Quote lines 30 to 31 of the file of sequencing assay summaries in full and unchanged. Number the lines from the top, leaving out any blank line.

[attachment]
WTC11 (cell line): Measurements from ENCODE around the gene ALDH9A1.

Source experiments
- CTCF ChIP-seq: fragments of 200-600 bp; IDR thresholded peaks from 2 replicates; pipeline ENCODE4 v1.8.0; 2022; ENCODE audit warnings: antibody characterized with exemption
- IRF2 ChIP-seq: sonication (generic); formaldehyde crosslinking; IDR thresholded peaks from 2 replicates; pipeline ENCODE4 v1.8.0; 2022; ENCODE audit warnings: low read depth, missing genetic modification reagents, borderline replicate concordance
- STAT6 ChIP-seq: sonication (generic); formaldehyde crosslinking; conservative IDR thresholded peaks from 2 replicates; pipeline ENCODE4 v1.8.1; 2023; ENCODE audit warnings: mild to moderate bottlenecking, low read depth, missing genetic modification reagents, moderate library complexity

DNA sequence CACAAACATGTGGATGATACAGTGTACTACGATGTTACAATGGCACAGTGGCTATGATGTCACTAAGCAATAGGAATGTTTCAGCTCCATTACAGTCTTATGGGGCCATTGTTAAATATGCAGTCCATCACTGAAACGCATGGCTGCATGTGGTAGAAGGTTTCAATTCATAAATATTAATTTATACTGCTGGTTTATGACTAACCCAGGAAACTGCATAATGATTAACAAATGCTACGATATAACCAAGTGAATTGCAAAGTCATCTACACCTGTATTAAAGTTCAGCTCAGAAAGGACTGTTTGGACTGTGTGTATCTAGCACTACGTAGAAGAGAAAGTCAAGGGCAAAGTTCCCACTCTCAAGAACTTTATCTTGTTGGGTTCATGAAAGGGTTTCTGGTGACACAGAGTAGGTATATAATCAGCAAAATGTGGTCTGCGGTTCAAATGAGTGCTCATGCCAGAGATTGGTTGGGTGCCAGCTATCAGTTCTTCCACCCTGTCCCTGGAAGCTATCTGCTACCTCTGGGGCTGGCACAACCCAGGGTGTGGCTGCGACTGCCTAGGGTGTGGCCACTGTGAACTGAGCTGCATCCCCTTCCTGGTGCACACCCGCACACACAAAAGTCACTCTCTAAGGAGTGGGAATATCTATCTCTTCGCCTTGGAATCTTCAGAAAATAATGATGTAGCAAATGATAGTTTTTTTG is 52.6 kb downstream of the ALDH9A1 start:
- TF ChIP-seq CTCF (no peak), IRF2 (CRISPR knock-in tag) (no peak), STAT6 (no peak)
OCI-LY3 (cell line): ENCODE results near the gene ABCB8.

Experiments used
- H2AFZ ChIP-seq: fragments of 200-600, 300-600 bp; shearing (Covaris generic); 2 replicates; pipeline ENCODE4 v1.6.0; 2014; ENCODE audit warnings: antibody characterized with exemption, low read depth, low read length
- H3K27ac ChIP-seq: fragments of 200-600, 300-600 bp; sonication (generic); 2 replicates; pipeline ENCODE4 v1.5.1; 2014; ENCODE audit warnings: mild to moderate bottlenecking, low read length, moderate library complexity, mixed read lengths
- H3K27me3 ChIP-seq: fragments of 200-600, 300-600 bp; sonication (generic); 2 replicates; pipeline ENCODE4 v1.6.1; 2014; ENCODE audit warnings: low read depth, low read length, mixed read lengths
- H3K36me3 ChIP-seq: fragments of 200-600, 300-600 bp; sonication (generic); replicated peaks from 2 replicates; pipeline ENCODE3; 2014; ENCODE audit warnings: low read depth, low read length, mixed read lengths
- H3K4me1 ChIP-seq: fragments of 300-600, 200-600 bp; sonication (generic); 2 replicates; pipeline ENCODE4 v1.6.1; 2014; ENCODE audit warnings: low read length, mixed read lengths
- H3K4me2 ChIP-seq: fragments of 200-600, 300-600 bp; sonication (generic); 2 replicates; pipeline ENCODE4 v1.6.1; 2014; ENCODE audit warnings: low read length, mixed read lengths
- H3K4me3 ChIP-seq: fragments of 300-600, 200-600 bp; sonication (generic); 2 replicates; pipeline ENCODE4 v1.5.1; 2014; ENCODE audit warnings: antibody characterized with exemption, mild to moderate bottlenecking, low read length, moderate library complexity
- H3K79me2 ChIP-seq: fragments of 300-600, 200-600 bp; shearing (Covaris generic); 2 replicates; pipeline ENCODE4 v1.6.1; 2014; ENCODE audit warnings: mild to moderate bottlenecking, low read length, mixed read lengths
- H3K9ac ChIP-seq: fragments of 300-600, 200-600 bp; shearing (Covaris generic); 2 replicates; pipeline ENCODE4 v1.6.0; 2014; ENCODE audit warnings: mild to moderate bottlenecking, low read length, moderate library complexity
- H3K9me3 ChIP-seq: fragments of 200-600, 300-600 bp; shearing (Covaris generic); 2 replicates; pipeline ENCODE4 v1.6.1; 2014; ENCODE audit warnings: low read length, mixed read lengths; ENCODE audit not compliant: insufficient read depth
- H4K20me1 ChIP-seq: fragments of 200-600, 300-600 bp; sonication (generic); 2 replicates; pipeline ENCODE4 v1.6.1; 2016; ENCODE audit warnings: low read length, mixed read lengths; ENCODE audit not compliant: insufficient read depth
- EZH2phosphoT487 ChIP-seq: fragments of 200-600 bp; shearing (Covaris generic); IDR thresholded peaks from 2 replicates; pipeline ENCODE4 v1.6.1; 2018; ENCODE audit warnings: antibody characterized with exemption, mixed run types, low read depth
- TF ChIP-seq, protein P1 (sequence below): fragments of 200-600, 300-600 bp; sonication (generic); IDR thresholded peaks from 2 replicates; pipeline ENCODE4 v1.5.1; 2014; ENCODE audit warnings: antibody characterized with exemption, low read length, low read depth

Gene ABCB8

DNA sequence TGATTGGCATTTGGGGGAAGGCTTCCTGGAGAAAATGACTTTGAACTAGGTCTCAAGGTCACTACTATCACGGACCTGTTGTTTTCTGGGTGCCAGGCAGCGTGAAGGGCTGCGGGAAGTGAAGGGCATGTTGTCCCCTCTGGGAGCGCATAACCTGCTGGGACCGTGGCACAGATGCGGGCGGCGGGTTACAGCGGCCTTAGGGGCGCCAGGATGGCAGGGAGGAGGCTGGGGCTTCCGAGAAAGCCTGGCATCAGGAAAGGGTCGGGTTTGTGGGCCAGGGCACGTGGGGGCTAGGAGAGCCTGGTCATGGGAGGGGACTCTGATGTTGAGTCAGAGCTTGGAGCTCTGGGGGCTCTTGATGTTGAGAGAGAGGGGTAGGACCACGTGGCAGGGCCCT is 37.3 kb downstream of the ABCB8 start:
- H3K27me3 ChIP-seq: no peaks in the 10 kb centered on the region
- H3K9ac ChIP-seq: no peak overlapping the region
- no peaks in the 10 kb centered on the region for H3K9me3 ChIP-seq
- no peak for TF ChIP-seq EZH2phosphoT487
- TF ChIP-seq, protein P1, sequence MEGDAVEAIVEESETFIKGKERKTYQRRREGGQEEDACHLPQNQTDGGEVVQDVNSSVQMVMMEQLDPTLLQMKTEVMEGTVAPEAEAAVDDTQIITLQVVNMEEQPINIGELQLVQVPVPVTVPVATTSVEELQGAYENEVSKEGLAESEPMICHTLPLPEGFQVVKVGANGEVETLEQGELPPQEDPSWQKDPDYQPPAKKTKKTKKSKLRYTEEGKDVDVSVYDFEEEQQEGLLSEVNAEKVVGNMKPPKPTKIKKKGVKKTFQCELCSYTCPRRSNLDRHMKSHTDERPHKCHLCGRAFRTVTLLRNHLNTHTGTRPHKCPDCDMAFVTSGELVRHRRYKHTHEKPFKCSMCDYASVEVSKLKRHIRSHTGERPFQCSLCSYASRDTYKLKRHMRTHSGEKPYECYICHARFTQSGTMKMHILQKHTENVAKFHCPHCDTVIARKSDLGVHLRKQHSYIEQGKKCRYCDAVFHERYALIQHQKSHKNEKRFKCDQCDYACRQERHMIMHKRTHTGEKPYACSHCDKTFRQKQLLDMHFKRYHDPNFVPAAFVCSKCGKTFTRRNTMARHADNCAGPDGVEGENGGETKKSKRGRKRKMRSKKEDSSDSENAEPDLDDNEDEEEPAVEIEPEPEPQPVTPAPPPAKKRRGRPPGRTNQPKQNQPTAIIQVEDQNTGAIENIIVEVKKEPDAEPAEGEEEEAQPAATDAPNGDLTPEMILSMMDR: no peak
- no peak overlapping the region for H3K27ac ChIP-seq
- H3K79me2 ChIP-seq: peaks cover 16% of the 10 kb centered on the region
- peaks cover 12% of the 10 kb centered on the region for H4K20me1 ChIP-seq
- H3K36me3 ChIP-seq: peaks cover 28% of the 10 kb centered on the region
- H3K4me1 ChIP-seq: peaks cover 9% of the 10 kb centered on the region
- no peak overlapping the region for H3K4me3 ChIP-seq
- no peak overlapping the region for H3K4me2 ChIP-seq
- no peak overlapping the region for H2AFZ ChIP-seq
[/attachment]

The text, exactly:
- no peak overlapping the region for H3K27ac ChIP-seq
- H3K79me2 ChIP-seq: peaks cover 16% of the 10 kb centered on the region